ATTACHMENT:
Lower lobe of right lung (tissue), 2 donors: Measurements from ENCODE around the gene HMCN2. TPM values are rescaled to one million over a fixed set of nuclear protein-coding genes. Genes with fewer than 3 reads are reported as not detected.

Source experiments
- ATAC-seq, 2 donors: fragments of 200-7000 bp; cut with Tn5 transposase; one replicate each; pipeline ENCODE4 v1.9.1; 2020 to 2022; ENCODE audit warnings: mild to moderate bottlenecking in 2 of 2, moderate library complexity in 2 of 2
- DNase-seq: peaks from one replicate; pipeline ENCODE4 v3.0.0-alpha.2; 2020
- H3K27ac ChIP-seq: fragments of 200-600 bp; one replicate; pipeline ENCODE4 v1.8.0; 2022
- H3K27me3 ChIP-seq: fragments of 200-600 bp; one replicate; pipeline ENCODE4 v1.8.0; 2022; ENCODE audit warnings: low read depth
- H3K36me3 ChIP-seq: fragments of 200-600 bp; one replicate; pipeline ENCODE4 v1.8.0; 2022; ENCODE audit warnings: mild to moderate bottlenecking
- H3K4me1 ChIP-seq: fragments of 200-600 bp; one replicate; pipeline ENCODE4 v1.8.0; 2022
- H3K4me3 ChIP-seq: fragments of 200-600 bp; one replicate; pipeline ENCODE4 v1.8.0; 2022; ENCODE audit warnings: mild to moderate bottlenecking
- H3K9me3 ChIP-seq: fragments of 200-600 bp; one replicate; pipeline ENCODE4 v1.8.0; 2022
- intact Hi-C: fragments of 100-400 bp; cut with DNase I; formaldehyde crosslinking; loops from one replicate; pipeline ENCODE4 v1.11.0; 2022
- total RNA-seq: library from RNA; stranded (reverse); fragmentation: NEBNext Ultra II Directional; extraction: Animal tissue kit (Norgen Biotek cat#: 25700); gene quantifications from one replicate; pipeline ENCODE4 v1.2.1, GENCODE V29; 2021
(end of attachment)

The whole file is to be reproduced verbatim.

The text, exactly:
Lower lobe of right lung (tissue), 2 donors: Measurements from ENCODE around the gene HMCN2. TPM values are rescaled to one million over a fixed set of nuclear protein-coding genes. Genes with fewer than 3 reads are reported as not detected.

Source experiments
- ATAC-seq, 2 donors: fragments of 200-7000 bp; cut with Tn5 transposase; one replicate each; pipeline ENCODE4 v1.9.1; 2020 to 2022; ENCODE audit warnings: mild to moderate bottlenecking in 2 of 2, moderate library complexity in 2 of 2
- DNase-seq: peaks from one replicate; pipeline ENCODE4 v3.0.0-alpha.2; 2020
- H3K27ac ChIP-seq: fragments of 200-600 bp; one replicate; pipeline ENCODE4 v1.8.0; 2022
- H3K27me3 ChIP-seq: fragments of 200-600 bp; one replicate; pipeline ENCODE4 v1.8.0; 2022; ENCODE audit warnings: low read depth
- H3K36me3 ChIP-seq: fragments of 200-600 bp; one replicate; pipeline ENCODE4 v1.8.0; 2022; ENCODE audit warnings: mild to moderate bottlenecking
- H3K4me1 ChIP-seq: fragments of 200-600 bp; one replicate; pipeline ENCODE4 v1.8.0; 2022
- H3K4me3 ChIP-seq: fragments of 200-600 bp; one replicate; pipeline ENCODE4 v1.8.0; 2022; ENCODE audit warnings: mild to moderate bottlenecking
- H3K9me3 ChIP-seq: fragments of 200-600 bp; one replicate; pipeline ENCODE4 v1.8.0; 2022
- intact Hi-C: fragments of 100-400 bp; cut with DNase I; formaldehyde crosslinking; loops from one replicate; pipeline ENCODE4 v1.11.0; 2022
- total RNA-seq: library from RNA; stranded (reverse); fragmentation: NEBNext Ultra II Directional; extraction: Animal tissue kit (Norgen Biotek cat#: 25700); gene quantifications from one replicate; pipeline ENCODE4 v1.2.1, GENCODE V29; 2021